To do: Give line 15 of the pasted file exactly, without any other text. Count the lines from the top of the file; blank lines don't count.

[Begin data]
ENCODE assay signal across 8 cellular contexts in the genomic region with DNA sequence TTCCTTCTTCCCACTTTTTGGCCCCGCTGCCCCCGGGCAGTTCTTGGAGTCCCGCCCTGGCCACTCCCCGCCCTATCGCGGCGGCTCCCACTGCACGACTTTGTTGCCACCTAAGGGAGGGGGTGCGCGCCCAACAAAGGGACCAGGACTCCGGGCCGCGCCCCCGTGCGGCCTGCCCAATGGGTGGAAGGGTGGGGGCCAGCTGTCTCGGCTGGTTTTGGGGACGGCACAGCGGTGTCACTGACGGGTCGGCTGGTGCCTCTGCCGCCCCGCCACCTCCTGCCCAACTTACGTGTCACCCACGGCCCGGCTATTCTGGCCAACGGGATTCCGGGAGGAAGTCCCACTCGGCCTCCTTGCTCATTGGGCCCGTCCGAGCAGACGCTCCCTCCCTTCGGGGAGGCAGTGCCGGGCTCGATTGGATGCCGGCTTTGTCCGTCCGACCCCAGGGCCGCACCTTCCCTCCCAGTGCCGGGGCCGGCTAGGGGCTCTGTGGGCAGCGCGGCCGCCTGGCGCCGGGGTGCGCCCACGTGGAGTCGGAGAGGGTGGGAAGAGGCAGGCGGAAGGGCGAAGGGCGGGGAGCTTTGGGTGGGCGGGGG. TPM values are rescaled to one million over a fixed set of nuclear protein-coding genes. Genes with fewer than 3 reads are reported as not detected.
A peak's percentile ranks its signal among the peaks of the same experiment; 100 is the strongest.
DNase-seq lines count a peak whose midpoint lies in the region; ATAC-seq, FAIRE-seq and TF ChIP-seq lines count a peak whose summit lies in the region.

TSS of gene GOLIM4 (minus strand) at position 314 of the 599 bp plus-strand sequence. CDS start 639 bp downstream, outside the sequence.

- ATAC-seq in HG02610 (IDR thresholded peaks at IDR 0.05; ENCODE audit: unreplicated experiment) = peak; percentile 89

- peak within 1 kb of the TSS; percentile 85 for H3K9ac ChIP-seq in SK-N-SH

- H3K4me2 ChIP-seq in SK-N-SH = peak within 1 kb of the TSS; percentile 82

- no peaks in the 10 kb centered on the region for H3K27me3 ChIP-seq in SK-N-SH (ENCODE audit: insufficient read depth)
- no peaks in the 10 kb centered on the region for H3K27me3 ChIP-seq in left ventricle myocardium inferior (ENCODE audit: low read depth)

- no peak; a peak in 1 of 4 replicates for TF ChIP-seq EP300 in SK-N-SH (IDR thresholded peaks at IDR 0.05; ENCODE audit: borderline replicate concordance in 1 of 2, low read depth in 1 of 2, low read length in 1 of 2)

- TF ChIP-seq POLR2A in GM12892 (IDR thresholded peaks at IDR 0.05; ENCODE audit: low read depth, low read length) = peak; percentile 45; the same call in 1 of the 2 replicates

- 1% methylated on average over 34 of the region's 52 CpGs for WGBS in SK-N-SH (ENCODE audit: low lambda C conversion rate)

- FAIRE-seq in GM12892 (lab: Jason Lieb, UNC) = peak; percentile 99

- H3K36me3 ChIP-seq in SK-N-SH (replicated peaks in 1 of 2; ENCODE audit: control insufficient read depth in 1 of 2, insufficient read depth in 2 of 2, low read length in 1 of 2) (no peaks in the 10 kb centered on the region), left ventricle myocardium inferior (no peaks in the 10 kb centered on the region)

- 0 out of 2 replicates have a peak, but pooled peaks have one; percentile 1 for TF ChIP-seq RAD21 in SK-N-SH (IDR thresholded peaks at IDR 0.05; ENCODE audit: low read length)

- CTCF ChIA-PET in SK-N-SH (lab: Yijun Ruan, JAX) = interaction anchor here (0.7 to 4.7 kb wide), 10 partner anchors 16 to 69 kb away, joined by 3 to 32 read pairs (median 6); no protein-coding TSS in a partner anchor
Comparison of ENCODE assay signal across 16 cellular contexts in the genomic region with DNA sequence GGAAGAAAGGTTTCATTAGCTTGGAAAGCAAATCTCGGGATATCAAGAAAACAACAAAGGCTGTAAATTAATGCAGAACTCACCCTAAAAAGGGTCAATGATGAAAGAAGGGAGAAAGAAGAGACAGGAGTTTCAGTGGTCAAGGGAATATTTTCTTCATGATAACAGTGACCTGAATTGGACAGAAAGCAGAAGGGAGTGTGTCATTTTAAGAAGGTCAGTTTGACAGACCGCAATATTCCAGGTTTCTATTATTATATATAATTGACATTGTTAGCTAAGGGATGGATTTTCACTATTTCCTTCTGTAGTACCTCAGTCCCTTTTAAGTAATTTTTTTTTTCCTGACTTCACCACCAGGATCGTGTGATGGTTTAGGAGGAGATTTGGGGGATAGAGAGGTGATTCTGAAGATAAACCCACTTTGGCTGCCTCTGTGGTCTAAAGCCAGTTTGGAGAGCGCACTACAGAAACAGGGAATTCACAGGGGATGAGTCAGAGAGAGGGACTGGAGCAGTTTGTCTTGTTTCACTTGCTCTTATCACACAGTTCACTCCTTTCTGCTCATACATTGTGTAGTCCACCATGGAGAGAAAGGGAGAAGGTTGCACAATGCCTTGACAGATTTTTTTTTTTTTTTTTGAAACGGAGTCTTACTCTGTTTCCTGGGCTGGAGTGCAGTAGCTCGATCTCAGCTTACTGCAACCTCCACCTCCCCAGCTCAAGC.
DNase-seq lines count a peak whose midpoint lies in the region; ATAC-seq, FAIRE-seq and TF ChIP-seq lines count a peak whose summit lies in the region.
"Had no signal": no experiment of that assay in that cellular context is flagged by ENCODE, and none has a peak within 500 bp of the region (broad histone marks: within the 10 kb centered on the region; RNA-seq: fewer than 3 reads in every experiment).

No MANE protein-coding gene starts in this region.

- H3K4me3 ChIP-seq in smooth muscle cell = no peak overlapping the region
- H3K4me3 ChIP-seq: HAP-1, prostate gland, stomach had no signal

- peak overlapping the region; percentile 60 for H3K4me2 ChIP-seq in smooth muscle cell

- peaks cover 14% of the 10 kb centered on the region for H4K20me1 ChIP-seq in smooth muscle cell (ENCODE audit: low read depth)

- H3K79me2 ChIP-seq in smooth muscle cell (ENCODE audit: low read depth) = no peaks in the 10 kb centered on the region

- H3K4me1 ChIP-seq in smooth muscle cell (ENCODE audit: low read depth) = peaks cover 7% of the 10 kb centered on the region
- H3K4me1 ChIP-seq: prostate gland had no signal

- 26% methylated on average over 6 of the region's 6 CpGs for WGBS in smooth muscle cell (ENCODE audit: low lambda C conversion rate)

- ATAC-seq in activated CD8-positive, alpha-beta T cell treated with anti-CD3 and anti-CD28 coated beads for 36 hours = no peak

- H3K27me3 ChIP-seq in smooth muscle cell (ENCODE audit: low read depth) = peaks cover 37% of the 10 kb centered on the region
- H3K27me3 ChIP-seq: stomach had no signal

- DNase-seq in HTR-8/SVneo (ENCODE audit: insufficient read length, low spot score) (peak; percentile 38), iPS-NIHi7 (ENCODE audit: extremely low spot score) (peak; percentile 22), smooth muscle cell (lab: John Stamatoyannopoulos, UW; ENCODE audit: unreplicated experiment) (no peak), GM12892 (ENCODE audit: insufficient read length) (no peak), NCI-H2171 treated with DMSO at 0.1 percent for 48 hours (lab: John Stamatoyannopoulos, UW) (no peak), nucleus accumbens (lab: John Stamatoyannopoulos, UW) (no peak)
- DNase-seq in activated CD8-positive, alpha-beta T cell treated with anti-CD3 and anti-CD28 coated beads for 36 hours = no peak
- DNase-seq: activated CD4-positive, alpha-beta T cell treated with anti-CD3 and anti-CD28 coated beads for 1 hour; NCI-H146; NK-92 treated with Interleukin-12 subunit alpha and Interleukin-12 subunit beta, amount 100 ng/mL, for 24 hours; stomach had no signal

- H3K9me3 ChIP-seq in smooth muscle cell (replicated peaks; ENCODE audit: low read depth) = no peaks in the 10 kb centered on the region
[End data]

- 0 out of 2 replicates have a peak, but pooled peaks have one; percentile 1 for TF ChIP-seq RAD21 in SK-N-SH (IDR thresholded peaks at IDR 0.05; ENCODE audit: low read length)